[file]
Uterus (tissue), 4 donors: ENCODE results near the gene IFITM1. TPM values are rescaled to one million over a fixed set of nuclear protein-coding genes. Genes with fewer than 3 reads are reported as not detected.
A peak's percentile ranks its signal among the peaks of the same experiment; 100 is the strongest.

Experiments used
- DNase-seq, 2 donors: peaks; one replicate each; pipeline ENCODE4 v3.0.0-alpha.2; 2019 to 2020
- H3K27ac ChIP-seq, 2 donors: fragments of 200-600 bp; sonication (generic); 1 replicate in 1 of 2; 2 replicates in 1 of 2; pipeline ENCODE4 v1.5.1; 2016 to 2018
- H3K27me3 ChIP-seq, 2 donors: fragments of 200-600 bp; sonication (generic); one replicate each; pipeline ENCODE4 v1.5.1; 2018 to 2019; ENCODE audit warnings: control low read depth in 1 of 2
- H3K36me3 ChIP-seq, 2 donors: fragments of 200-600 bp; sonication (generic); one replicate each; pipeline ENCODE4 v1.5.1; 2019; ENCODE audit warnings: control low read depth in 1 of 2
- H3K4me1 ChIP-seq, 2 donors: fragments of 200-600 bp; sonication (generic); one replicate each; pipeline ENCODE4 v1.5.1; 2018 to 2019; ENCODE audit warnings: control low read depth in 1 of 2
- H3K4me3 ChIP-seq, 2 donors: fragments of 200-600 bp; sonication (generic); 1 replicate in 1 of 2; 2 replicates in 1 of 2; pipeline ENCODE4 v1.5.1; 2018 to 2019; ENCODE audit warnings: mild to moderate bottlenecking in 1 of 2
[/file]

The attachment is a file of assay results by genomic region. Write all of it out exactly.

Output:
Uterus (tissue), 4 donors: ENCODE results near the gene IFITM1. TPM values are rescaled to one million over a fixed set of nuclear protein-coding genes. Genes with fewer than 3 reads are reported as not detected.
A peak's percentile ranks its signal among the peaks of the same experiment; 100 is the strongest.

Experiments used
- DNase-seq, 2 donors: peaks; one replicate each; pipeline ENCODE4 v3.0.0-alpha.2; 2019 to 2020
- H3K27ac ChIP-seq, 2 donors: fragments of 200-600 bp; sonication (generic); 1 replicate in 1 of 2; 2 replicates in 1 of 2; pipeline ENCODE4 v1.5.1; 2016 to 2018
- H3K27me3 ChIP-seq, 2 donors: fragments of 200-600 bp; sonication (generic); one replicate each; pipeline ENCODE4 v1.5.1; 2018 to 2019; ENCODE audit warnings: control low read depth in 1 of 2
- H3K36me3 ChIP-seq, 2 donors: fragments of 200-600 bp; sonication (generic); one replicate each; pipeline ENCODE4 v1.5.1; 2019; ENCODE audit warnings: control low read depth in 1 of 2
- H3K4me1 ChIP-seq, 2 donors: fragments of 200-600 bp; sonication (generic); one replicate each; pipeline ENCODE4 v1.5.1; 2018 to 2019; ENCODE audit warnings: control low read depth in 1 of 2
- H3K4me3 ChIP-seq, 2 donors: fragments of 200-600 bp; sonication (generic); 1 replicate in 1 of 2; 2 replicates in 1 of 2; pipeline ENCODE4 v1.5.1; 2018 to 2019; ENCODE audit warnings: mild to moderate bottlenecking in 1 of 2